32. Galí J, Monacelli T (2008) Optimal monetary and fiscal policy in a currency union. J Int Econ 76(1):116–132Google Scholar
  33. Ghironi F, Giavazzi F (1998) Currency areas, international monetary regimes, and the employment-inflation tradeoff. J Int Econ 45(2):259–296Google Scholar
  34. Greene WH (2012) Econometric analysis, 7th edn. Prentice Hall, New JerseyGoogle Scholar
  35. Gros D, Mayer T (2010) Towards a European Monetary Fund. Policy brief, CEPSGoogle Scholar
  36. Im KS, Pesaran MH, Shin Y (2003) Testing for unit roots in heterogeneous panels. J Econom 115(1):53–74Google Scholar
  37. Jarociński M, Maćkowiak B (2018) Monetary-fiscal interactions and the euro area’s malaise. J Int Econ 112:251–266Google Scholar
  38. Jawadi F, Mallick SK, Sousa RM (2016) Fiscal and monetary policies in the BRICS: a panel VAR approach. Econ Model 58:535–542Google Scholar
  39. Jones J (2012) Discretionary fiscal policy and the European monetary union. Modern Ec 3:742–751Google Scholar
  40. Juncker J-C, Tusk D, Dijsselbloem J, Draghi M, Schulz M (2015). Completing Europe’s economic and monetary union: the five presidents’ report. Technical Report, European CouncilGoogle Scholar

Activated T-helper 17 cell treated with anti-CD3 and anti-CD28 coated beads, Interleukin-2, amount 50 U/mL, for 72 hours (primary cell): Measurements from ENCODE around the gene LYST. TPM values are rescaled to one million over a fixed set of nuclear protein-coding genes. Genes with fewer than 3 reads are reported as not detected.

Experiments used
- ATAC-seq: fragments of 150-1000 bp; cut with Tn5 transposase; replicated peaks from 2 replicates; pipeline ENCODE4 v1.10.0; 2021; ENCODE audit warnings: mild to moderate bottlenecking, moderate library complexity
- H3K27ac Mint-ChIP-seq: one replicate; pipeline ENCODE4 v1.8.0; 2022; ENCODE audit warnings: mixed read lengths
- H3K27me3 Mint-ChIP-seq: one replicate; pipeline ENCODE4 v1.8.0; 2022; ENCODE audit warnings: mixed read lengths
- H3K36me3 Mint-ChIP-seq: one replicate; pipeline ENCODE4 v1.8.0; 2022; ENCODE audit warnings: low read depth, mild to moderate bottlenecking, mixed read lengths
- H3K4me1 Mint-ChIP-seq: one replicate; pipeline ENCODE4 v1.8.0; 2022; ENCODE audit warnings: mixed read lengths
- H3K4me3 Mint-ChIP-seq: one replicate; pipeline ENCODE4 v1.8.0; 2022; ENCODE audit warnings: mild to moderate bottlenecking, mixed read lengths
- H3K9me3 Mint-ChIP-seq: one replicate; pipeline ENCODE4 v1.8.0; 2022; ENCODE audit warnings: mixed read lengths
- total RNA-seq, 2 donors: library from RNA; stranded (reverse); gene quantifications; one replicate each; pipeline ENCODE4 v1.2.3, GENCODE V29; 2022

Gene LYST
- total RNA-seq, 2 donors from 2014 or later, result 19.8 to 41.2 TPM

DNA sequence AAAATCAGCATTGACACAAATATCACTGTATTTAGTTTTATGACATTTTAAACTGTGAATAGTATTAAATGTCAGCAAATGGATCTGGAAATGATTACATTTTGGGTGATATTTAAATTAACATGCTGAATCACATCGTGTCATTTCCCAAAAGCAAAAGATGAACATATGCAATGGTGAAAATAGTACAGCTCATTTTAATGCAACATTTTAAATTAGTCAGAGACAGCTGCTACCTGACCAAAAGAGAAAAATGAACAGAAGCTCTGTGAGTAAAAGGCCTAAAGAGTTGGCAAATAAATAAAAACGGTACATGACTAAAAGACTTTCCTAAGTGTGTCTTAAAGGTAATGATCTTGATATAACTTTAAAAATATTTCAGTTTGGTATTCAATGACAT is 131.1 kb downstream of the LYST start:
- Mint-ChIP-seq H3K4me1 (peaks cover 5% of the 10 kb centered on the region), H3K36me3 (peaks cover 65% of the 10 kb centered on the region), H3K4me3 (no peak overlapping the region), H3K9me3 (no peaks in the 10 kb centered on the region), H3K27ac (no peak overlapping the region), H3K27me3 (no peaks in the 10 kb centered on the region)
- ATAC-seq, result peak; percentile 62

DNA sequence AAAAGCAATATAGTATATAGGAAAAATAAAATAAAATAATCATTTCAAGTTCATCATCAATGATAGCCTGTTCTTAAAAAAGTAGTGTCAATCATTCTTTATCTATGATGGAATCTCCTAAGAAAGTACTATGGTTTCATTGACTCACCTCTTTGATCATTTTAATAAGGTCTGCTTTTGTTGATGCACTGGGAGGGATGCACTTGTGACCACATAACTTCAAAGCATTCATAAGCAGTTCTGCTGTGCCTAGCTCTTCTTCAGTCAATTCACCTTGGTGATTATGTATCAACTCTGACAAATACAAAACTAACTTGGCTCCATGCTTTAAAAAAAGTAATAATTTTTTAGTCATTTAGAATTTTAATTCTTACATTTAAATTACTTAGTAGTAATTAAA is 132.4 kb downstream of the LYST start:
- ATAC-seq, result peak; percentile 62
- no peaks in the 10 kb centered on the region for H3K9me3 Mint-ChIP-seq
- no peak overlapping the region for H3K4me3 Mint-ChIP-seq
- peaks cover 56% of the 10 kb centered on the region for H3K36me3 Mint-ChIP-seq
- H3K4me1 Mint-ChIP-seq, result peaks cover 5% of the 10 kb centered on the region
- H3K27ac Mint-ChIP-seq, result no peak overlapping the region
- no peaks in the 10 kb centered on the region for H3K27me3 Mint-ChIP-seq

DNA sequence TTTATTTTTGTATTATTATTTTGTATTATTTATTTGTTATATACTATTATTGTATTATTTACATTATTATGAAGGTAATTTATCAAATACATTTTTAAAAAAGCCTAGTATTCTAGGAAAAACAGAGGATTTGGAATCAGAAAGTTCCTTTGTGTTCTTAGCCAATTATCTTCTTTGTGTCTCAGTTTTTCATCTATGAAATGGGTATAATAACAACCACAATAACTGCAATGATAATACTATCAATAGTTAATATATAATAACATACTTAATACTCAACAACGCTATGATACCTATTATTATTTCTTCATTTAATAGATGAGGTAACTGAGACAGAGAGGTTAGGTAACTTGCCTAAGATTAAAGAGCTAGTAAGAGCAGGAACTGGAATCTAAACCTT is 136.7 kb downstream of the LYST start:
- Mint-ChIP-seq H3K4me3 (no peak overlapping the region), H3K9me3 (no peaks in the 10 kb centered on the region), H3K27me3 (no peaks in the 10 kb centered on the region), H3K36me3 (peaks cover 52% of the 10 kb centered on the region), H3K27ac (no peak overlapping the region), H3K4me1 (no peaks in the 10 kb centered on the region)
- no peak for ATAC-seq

41. Lof M, Malinen T (2014) Does sovereign debt weaken economic growth?A panel VAR analysis. Econ Lett 122(3):403–407Google Scholar
  42. Love I, Zicchino L (2006) Financial development and dynamic investment behavior: evidence from panel VAR. Q Rev Econ Finance 46(2):190–210Google Scholar
  43. Magazzino C (2016) Economic growth, CO2 emissions and energy use in the South Caucasus and Turkey: a PVAR analyses. Int Energy J 16(4):153–162Google Scholar
  44. Mankiw NG, Reis R (2002) Sticky information versus sticky prices: a proposal to replace the new Keynesian Phillips curve. Q J Econ 117(4):1295–1328Google Scholar
  45. Pedroni P (2013) Structural panel VARs. Econometrics 1(2):180–206Google Scholar
  46. Pizzati L (2000) Monetary policy coordination and the level of national debt. Empirica 27(4):389–409Google Scholar
  47. Ravn MO, Schmitt-Grohé S, Uribe M (2012) Consumption, government spending, and the real exchange rate. J Monet Econ 59(3):215–234Google Scholar